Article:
After 40 years in the nuts, bolts and power tools business, Craig Johnson has seen a lot of change.
Starting in the late 1970s and early 1980s, Johnson, owner of Vancouver Bolt & Supply, has watched Clark County grow up, and his business with it. Early on, the company supplied nuts, bolts, tie rods, screws and other components for the Interstate 205 Bridge, but as Vancouver grew the company also realized it needed to keep up with the needs of its contractor-customers. So it spread its product selection into high-quality tools, drill bits, saws and other components. Today, some of Vancouver Bolt & Supply’s products are being used at the Waterfront Vancouver project, along with multiple other construction sites throughout Clark County.
“Like any business, you just evolve,” Johnson said. “If you’re selling to this industry, a lot of the stuff we sell is common with manufacturing. But we evolved from the early business to what’s current today — more high tech customers, products, better inventory management. We just grew.”
Vancouver Bolt & Supply was founded by Johnson’s parents, Rennie and Doris Johnson, in 1979. Rennie had worked in the fastener industry since 1963, and he saw an opportunity in Vancouver to build a specialty shop, said his son, who soon after joined the company with his wife.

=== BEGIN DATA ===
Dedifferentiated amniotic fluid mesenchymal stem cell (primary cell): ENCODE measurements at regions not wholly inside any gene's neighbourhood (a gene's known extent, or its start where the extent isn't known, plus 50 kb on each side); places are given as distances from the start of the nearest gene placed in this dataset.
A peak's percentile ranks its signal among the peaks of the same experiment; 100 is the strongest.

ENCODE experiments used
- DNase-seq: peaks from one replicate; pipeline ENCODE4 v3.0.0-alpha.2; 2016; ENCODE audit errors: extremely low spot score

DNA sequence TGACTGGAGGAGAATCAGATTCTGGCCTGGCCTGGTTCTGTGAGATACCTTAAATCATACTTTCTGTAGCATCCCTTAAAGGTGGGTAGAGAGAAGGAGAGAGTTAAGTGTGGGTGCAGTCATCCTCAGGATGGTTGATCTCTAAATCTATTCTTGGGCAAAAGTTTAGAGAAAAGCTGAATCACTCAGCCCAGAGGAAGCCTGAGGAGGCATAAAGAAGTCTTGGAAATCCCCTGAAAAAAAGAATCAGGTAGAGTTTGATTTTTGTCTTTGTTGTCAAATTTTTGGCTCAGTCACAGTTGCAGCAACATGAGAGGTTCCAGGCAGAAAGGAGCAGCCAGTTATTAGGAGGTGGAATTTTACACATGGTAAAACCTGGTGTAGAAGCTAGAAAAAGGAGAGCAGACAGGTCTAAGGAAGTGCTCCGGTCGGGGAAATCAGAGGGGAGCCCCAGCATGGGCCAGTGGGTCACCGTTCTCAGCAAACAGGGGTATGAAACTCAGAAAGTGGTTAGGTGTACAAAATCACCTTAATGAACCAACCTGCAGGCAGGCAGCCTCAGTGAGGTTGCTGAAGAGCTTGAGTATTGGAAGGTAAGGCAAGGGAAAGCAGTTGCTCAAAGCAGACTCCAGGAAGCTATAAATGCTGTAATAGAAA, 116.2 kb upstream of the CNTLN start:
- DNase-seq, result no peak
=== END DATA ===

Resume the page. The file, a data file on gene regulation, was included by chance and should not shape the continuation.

“In 1979 my parents sold everything they owned except their cars,” Craig Johnson said. “My dad asked if I wanted to be a partner in the business, and he said ‘if you want to be a partner, bring money.’ I had a good job in Tacoma, but I sold my house and all the extreme toys I had and invested everything I had in the business.”
The company started out with just the family, one pickup truck full of nuts and bolts and a rented warehouse. Over 40 years it has grown to 33 employees, a stock of more than 27,000 products, a main 10,000-square-foot store in Vancouver at 805 W. 11th St. and a second 8,000-square-foot branch in Longview at 420 California Way.
Last week, the company held its 40th anniversary sale in Vancouver, which looked a bit more like a convention of contractors and suppliers from across the country than it did a retail sale. Suppliers like DeWalt, Proto Tools and Drillco Cutting Tools were all on hand with displays, ready to speak with customers and help them with bulk deals.
“These guys are great,” said Mark Wilcox, president of Drillco, who hosted a booth at the event. “They’re a great partner. They’re very supportive and outgoing. They’re our largest supplier in the Pacific Northwest. We’ve been partners for more than 25 years.”
Wilcox said the company has a great reputation throughout the industry, and that’s something he thinks has contributed to its success.
“Their willingness to support their customers is what drives their success,” Wilcox said. “They’re customer centric, and they’re always looking at what drives customer needs.”